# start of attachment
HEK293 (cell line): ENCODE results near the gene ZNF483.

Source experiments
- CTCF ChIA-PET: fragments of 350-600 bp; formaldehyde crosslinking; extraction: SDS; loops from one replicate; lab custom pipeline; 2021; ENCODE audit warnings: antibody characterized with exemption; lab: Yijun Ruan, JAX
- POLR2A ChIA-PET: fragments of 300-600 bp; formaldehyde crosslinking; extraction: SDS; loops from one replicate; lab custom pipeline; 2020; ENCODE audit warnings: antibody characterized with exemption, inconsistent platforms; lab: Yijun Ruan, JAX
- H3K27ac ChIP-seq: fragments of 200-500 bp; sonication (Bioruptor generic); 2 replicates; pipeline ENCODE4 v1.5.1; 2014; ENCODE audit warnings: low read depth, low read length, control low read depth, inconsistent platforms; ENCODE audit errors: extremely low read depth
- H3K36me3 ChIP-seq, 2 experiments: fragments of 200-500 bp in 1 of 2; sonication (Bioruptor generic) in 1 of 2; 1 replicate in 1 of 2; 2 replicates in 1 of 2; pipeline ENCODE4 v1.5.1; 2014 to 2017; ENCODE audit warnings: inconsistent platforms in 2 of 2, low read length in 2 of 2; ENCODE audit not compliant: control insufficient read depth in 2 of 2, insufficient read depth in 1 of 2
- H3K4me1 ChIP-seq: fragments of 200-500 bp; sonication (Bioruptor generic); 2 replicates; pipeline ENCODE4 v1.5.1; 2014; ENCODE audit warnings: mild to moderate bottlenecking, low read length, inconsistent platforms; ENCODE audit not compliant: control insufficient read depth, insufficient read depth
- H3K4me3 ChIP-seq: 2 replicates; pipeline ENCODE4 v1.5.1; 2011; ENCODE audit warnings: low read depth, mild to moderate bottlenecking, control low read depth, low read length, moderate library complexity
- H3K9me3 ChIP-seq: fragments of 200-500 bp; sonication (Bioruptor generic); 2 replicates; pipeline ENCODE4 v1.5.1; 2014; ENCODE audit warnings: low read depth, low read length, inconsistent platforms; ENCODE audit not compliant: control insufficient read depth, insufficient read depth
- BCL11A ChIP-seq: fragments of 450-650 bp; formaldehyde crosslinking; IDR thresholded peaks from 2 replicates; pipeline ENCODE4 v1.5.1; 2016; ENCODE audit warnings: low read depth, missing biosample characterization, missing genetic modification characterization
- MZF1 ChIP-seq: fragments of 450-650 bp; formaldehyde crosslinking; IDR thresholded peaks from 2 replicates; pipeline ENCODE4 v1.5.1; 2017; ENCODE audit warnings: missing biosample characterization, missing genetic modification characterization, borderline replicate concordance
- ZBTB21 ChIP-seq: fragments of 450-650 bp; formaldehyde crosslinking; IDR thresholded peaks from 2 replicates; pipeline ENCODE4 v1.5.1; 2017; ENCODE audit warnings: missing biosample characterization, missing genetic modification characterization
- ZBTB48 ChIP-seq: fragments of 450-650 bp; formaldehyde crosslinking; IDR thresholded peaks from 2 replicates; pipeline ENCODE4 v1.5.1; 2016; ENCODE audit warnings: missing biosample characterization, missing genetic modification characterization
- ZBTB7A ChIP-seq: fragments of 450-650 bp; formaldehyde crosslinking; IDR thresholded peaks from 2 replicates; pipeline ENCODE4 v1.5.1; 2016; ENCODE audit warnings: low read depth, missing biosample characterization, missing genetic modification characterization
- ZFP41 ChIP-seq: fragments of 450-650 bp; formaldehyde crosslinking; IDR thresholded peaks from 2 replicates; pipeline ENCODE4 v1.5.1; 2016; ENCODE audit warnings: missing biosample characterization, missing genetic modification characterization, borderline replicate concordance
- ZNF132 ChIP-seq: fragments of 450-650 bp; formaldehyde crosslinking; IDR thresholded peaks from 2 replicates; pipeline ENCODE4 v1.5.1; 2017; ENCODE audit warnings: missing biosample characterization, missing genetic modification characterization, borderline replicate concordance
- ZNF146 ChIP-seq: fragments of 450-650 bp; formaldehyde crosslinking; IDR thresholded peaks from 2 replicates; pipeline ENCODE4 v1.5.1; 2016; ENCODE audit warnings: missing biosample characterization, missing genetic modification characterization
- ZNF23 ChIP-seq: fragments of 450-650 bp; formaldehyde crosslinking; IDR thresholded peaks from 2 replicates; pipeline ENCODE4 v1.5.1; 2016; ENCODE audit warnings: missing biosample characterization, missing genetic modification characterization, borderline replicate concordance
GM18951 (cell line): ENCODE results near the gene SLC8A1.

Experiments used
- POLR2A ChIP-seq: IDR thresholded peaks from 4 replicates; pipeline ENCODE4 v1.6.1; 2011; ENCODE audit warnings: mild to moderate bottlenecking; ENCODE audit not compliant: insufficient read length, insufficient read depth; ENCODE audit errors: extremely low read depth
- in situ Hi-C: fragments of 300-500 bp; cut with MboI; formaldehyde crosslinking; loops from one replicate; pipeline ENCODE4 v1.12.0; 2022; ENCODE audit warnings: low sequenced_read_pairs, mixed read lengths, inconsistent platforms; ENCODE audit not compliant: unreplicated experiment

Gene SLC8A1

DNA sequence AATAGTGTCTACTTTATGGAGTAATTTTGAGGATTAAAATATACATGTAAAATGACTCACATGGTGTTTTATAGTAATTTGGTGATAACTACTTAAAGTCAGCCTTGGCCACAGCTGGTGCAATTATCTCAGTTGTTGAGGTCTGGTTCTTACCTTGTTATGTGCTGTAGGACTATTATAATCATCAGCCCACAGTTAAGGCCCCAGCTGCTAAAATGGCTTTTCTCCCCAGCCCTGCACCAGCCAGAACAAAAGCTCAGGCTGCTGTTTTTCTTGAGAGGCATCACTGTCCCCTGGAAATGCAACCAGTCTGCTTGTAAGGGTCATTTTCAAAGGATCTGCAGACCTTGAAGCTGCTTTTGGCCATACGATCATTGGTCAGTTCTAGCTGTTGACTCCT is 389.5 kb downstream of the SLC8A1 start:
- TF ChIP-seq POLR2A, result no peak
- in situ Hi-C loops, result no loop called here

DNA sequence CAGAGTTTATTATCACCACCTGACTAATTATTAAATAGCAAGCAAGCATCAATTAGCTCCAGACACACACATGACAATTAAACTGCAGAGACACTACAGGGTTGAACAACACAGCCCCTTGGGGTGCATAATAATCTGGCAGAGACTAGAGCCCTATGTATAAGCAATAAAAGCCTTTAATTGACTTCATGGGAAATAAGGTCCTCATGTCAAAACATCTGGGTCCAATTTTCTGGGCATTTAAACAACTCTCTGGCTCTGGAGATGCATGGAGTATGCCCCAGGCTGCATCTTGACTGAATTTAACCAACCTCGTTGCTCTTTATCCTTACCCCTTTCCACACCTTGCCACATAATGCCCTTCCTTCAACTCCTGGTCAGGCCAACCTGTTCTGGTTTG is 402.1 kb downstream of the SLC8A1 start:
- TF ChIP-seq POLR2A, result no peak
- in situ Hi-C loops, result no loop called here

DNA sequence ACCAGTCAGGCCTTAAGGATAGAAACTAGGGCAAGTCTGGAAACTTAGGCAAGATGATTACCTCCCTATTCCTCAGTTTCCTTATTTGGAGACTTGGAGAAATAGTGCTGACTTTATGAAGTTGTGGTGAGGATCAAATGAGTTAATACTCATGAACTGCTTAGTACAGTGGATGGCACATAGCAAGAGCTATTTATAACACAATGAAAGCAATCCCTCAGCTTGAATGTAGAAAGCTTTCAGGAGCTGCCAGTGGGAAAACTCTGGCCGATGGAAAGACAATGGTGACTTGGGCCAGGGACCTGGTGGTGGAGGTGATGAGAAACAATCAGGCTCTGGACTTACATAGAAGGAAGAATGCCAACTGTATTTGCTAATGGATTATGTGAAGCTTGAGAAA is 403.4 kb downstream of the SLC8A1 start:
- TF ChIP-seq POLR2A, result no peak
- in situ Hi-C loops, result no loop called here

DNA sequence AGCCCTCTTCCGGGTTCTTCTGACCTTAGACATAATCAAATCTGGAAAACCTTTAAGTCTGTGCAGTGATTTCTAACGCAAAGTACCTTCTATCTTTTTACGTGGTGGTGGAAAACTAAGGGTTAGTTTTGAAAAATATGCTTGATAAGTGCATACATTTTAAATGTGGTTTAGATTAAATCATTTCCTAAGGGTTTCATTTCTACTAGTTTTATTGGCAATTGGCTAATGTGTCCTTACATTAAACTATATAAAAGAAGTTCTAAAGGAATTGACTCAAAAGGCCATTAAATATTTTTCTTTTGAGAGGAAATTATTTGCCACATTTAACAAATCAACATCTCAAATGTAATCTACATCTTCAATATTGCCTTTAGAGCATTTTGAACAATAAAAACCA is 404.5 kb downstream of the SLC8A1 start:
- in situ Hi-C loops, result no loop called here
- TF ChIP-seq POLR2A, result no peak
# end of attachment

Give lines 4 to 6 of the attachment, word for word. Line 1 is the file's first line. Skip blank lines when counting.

- POLR2A ChIA-PET: fragments of 300-600 bp; formaldehyde crosslinking; extraction: SDS; loops from one replicate; lab custom pipeline; 2020; ENCODE audit warnings: antibody characterized with exemption, inconsistent platforms; lab: Yijun Ruan, JAX
- H3K27ac ChIP-seq: fragments of 200-500 bp; sonication (Bioruptor generic); 2 replicates; pipeline ENCODE4 v1.5.1; 2014; ENCODE audit warnings: low read depth, low read length, control low read depth, inconsistent platforms; ENCODE audit errors: extremely low read depth
- H3K36me3 ChIP-seq, 2 experiments: fragments of 200-500 bp in 1 of 2; sonication (Bioruptor generic) in 1 of 2; 1 replicate in 1 of 2; 2 replicates in 1 of 2; pipeline ENCODE4 v1.5.1; 2014 to 2017; ENCODE audit warnings: inconsistent platforms in 2 of 2, low read length in 2 of 2; ENCODE audit not compliant: control insufficient read depth in 2 of 2, insufficient read depth in 1 of 2